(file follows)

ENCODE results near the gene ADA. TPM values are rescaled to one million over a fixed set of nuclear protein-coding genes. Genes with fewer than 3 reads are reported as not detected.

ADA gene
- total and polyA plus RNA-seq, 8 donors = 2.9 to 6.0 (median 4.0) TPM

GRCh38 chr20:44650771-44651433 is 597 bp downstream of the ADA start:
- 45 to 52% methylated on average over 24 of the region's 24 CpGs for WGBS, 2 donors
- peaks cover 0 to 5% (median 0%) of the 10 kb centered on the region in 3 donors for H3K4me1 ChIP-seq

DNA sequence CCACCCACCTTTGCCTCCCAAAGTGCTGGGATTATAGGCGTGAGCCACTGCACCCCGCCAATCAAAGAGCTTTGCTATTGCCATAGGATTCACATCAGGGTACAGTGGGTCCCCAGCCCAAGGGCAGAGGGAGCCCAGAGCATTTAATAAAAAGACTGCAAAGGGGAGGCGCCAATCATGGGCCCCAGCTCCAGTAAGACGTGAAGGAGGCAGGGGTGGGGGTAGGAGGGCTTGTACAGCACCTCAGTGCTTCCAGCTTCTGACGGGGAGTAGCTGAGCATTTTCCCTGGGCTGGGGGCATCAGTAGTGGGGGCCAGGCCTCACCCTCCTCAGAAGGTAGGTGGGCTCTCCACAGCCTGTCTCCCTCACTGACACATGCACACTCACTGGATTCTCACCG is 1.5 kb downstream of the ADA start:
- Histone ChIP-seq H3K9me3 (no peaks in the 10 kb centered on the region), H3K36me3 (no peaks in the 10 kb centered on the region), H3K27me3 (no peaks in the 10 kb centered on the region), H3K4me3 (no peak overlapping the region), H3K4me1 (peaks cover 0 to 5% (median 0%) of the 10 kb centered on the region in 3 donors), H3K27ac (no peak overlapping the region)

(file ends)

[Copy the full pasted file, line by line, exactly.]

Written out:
ENCODE results near the gene ADA. TPM values are rescaled to one million over a fixed set of nuclear protein-coding genes. Genes with fewer than 3 reads are reported as not detected.

ADA gene
- total and polyA plus RNA-seq, 8 donors = 2.9 to 6.0 (median 4.0) TPM

GRCh38 chr20:44650771-44651433 is 597 bp downstream of the ADA start:
- 45 to 52% methylated on average over 24 of the region's 24 CpGs for WGBS, 2 donors
- peaks cover 0 to 5% (median 0%) of the 10 kb centered on the region in 3 donors for H3K4me1 ChIP-seq

DNA sequence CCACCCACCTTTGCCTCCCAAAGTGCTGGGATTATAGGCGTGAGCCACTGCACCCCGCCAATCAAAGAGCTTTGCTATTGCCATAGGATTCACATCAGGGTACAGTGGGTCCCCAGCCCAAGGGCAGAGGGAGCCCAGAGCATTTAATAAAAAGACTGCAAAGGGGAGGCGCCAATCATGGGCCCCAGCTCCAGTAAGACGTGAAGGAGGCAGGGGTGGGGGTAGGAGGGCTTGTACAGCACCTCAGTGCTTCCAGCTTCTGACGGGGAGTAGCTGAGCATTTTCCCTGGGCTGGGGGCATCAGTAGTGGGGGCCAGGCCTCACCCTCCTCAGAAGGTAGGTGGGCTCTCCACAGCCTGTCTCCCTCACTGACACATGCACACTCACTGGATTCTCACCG is 1.5 kb downstream of the ADA start:
- Histone ChIP-seq H3K9me3 (no peaks in the 10 kb centered on the region), H3K36me3 (no peaks in the 10 kb centered on the region), H3K27me3 (no peaks in the 10 kb centered on the region), H3K4me3 (no peak overlapping the region), H3K4me1 (peaks cover 0 to 5% (median 0%) of the 10 kb centered on the region in 3 donors), H3K27ac (no peak overlapping the region)